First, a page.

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Seven interview questions for George Osborne

So the Evening Standard has a new editor. As we in the headhunting profession know well, no media organisation would approach such a critical appointment without a full and rigorous competency-based interview process.

Here are seven key questions we would require a prospective editor to answer in interview. We can only assume from his appointment that George Osborne aced them all.

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Why publishers no longer need to worry about ad blockers

Ad blocking was labelled as an existential threat to ad-supported digital content by some (including us on occasion), but its anticipated growth has failed to materialise and digital publishers are breathing a sigh of relief.

According to the Internet Advertising Bureau UK, the proportion of British adults using ad blocking software online in February was 22.1%.

The figure is less than half-a-percent more than in the same month last year and shows growth almost grinding to a halt. In February 2016, year-on-year growth of those using ad blockers stood at around six percent.

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Can crowdfunding help media businesses?

In my last blog on gaming consoles, I asked whether anyone would be brave enough to launch a new Nintendo magazine in light of the projected success of the Nintendo Switch console.  Well, it turns out they have been…

Just days after I wrote that piece, SwitchPlayer magazine received a limited release after funds were raise for its launch through crowdsourcing platform Patreon.

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Tech IPOs hit a low in 2016 (but 2017 could be boom time!)

Last year was a busy 12 months in terms of tech business manoeuvring. The big moves, however, were takeovers, mergers, launches and collapses – there didn’t seem to be that many public offerings.

Much of the movement in 2016 was established businesses buying content firms or platforms that provided a link to sizeable audience. Verizon bought Yahoo for $4.8bn, Microsoft paid $26bn for LinkedIn, and we also looked at telco convergence generally. Yet, other than flagging up the expected IPO of Snapchat, Tech IPOs didn’t seem to impact the media world in 2016 to such a degree.

Now, thanks to a study from PwC, the reasons for that have become somewhat clearer – as 2016 marked the decade’s low point for global tech IPOs.

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Fake news: will a backlash bring renewed interest to reputable outlets?

So, Fake News is in the news again. This time, the Culture, Media, and Sport committee is to hold an investigation into the phenomenon – which is admirable. What it hopes to achieve, though, is perhaps more open to question.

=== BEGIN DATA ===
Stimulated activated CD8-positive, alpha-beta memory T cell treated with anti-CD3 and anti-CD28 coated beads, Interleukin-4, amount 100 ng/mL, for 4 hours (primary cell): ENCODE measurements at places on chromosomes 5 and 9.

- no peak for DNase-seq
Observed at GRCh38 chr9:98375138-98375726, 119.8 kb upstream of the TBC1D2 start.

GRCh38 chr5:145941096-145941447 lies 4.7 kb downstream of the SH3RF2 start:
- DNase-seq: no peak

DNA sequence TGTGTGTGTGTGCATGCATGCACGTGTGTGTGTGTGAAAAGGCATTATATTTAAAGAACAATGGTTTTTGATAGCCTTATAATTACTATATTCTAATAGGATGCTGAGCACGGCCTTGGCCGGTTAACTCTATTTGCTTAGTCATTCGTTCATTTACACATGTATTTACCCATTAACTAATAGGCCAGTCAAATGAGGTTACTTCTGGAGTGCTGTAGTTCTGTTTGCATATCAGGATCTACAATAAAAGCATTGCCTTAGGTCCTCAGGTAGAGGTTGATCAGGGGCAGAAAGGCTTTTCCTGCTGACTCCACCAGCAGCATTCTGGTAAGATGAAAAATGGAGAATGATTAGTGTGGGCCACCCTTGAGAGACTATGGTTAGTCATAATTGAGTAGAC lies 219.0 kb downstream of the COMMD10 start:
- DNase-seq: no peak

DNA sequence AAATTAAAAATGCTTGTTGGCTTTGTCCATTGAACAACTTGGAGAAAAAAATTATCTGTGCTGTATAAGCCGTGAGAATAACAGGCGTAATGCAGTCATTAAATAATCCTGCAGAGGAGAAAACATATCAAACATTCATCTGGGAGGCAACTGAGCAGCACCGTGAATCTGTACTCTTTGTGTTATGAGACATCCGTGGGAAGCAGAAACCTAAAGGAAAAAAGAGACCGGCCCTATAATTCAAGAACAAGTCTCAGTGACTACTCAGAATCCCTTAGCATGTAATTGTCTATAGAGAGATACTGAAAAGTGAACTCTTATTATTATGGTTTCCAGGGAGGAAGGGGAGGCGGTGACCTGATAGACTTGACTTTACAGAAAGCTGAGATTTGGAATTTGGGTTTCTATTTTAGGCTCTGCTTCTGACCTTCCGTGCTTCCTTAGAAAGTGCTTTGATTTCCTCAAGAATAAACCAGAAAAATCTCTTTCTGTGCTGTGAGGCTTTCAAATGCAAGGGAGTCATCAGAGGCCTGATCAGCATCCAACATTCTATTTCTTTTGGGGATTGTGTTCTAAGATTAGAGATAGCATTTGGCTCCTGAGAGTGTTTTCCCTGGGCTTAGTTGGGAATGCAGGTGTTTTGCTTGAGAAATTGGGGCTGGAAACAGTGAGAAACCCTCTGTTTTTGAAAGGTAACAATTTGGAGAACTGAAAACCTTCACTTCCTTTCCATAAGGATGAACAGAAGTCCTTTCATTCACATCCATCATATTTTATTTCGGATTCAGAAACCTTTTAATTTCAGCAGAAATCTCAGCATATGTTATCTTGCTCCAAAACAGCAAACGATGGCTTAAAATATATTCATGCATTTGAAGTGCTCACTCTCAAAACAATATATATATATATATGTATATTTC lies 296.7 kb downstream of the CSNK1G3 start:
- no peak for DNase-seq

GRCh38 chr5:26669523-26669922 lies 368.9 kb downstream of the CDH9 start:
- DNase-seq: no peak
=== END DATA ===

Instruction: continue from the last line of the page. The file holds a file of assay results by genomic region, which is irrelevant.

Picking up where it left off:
Certainly, it is a trend that ought to cause alarm. Social media has made it incredibly simple to spread any kind of malicious or just-plain-silly story. Concerns have even been raised that fake news might have influenced the US election: BuzzFeed reported that, in the last three months of the election, the top 20 fake stories were shared 8.7m times, compared with 7.3m shares for the top 20 stories from reputable sources.

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Nintendo Switch: what could launch mean for the console – and publishing – markets?

Since the release of its Game and Watch in 1980, Nintendo has dominated the handheld console market. The Game Boy and Nintendo DS are remembered fondly by people who played them in their youth while latest Nintendo 3DS had sold around 60m units by June 2016.

What’s more, a national survey in the 1990s found that Nintendo’s character, Mario, was ‘more recognizable to American children than Mickey Mouse’.

When it comes to home consoles, however, it’s a different story.

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Life for the media in the Trump era

While I was writing my most recent blog post – on the need for journalism of the highest standards in this ‘post-truth’ world – BuzzFeed went ahead and published the full text of the dodgy Trump dossier.

This was in the week before Trump was inaugurated. In an email to our subscribers, we were critical of Buzzfeed’s decision to publish. Despite Jim Edwards’ excellent arguments on Business Insider, we felt that the BuzzFeed approach had failed to fulfil the two critical functions of journalism: to scrutinise the facts, and to guide their readers through them.

The fear was that publishing unchecked allegations would make it easier for Trump to dismiss the entire document, and to attack the media as a whole.

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Should you tell a recruiter your salary?

This is such a perennial issue in the headhunting world I’m surprised it’s taken this blog so long to get round to covering it. Before I became a headhunter, I would never have dreamed of asking someone how much they earned – it just isn’t done in polite conversation. Now, I have to do it dozens of times a week. The vast majority of candidates answer without batting an eyelid, but a handful still bristle at the question, or refuse to answer whatsoever. This is understandable, but ultimately misguided.